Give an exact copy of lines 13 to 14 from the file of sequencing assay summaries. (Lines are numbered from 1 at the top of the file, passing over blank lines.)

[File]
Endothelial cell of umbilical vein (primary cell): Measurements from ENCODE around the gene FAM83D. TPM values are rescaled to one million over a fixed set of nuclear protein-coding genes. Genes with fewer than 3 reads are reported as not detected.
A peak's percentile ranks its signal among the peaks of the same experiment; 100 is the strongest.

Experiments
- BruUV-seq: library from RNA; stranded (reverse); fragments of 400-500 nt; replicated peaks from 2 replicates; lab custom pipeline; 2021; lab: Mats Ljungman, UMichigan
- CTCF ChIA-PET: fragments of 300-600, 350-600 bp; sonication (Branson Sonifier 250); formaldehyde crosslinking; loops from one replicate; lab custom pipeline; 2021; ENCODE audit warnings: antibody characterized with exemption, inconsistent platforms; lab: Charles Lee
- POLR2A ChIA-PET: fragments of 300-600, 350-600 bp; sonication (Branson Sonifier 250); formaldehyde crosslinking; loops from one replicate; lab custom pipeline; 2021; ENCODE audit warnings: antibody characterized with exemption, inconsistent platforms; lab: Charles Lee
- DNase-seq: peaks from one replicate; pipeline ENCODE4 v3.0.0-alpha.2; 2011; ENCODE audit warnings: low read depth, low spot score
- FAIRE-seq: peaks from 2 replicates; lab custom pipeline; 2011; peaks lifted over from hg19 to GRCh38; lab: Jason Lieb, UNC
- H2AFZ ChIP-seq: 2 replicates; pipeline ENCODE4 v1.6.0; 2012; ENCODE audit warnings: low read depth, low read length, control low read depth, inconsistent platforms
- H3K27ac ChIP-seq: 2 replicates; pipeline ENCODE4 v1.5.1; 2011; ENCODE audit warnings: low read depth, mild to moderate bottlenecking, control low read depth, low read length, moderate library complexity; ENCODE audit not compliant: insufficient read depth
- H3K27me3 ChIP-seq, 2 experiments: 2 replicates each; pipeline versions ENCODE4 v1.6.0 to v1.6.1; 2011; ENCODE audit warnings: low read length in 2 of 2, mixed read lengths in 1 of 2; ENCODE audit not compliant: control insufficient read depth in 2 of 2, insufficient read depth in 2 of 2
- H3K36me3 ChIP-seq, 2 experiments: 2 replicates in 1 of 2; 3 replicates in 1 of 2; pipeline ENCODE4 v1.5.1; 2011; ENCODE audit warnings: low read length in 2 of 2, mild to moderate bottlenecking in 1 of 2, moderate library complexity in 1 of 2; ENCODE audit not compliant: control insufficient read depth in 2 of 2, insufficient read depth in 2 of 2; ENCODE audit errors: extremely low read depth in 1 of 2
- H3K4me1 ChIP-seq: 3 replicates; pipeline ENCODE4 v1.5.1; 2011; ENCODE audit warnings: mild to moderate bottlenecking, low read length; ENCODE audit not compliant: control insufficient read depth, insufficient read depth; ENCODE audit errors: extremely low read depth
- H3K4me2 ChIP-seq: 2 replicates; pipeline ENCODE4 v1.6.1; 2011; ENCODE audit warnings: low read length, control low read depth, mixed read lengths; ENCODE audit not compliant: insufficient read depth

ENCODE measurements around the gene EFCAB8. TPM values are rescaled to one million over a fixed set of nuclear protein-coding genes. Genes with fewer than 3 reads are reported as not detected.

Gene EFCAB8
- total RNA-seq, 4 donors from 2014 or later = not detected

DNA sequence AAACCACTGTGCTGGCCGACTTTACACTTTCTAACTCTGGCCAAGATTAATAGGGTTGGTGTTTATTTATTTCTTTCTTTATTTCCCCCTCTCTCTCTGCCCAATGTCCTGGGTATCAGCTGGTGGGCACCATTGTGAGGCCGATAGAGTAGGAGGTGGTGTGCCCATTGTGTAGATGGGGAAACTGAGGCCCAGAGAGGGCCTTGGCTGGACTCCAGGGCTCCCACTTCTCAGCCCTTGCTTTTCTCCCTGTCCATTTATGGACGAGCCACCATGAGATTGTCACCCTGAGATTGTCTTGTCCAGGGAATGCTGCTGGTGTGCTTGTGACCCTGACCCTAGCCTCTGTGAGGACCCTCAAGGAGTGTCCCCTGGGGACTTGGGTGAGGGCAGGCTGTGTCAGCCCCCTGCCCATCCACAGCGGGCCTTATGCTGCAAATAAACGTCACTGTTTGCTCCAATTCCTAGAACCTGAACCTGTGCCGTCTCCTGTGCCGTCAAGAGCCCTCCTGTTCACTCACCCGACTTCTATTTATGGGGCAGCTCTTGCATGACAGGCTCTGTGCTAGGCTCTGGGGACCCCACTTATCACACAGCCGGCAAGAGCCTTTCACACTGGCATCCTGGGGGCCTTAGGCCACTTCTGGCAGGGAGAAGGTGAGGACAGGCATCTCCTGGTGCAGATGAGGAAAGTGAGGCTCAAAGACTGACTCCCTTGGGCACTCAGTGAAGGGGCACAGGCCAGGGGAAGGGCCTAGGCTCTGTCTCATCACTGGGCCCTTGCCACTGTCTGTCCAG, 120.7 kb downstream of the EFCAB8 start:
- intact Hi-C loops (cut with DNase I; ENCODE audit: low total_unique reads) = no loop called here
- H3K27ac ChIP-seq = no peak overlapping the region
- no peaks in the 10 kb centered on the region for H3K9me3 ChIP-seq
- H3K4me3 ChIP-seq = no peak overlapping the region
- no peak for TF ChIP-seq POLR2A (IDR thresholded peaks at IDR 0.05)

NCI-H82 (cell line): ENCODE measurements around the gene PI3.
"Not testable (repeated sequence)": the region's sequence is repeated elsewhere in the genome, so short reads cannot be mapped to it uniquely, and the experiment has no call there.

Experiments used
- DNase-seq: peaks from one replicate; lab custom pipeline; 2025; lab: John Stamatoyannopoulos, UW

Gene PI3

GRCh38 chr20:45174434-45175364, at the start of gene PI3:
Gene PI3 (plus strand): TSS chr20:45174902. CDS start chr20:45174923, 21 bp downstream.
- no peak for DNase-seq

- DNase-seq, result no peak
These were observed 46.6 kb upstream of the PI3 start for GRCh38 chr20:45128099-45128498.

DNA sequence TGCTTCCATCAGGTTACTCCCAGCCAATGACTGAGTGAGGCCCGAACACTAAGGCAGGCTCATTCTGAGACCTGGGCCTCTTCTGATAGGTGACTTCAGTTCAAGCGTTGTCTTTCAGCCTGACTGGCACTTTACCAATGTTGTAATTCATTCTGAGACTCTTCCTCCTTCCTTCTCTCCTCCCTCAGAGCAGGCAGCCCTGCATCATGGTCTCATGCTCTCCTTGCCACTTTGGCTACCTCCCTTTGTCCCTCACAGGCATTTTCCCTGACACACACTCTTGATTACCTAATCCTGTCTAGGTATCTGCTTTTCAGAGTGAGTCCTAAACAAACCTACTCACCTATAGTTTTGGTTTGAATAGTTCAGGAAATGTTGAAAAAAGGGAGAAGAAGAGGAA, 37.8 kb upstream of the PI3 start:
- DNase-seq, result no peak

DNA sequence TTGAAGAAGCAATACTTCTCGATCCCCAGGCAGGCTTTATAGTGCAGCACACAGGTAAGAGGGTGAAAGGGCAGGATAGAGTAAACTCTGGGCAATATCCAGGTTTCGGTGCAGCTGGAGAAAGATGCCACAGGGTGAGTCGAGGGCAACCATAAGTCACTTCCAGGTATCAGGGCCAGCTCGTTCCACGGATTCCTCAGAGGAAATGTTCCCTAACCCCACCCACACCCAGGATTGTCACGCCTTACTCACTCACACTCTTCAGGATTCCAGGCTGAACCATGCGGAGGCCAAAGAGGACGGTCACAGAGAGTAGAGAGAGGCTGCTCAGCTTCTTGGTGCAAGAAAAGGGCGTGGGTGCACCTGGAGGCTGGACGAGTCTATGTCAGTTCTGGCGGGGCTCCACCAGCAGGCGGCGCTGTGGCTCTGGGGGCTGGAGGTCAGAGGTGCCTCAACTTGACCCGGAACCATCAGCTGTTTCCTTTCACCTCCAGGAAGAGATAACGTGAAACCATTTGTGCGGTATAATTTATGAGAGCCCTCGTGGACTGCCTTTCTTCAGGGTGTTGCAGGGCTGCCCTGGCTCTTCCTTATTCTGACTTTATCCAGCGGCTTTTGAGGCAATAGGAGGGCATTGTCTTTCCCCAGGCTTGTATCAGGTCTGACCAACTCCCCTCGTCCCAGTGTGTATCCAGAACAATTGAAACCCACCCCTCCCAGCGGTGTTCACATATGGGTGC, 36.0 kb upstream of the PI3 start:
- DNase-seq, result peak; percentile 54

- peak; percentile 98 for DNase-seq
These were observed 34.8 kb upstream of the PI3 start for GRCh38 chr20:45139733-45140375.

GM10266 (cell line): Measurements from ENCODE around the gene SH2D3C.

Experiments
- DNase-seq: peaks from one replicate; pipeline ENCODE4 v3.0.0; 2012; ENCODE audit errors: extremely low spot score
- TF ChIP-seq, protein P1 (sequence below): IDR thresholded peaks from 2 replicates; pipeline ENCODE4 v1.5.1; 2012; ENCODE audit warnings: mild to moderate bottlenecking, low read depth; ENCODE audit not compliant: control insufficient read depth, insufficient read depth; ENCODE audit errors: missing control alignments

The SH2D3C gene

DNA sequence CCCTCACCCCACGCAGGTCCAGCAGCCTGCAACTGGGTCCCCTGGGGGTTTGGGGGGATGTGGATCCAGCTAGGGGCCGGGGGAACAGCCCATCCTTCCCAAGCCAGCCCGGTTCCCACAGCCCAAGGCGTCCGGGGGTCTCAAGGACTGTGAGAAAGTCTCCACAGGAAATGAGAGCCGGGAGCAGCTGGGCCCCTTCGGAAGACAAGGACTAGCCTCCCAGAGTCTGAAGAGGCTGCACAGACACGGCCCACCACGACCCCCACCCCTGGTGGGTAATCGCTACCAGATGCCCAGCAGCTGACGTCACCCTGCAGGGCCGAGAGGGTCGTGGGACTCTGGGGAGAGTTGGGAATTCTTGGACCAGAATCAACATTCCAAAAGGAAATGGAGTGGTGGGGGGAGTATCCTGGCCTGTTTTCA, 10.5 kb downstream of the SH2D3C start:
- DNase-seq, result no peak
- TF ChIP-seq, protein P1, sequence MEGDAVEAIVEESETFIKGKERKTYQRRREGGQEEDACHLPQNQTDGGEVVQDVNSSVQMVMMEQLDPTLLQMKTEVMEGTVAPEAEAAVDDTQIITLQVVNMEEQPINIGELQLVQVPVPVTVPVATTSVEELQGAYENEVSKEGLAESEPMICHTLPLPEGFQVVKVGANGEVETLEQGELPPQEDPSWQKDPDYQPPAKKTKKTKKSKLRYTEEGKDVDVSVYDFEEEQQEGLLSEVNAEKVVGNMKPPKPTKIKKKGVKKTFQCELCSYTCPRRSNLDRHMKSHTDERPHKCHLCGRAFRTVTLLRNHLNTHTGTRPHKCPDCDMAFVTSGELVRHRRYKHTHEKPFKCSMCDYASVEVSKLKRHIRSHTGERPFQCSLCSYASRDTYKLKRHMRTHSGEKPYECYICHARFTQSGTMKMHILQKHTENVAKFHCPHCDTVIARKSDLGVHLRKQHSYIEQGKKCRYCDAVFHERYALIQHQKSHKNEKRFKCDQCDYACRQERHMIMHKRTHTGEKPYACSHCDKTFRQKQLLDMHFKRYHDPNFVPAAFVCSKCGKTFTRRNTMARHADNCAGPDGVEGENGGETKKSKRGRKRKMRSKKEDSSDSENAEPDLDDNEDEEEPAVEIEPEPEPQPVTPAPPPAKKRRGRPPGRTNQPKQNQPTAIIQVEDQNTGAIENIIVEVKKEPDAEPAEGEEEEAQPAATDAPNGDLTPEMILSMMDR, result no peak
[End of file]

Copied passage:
- H3K4me1 ChIP-seq: 3 replicates; pipeline ENCODE4 v1.5.1; 2011; ENCODE audit warnings: mild to moderate bottlenecking, low read length; ENCODE audit not compliant: control insufficient read depth, insufficient read depth; ENCODE audit errors: extremely low read depth
- H3K4me2 ChIP-seq: 2 replicates; pipeline ENCODE4 v1.6.1; 2011; ENCODE audit warnings: low read length, control low read depth, mixed read lengths; ENCODE audit not compliant: insufficient read depth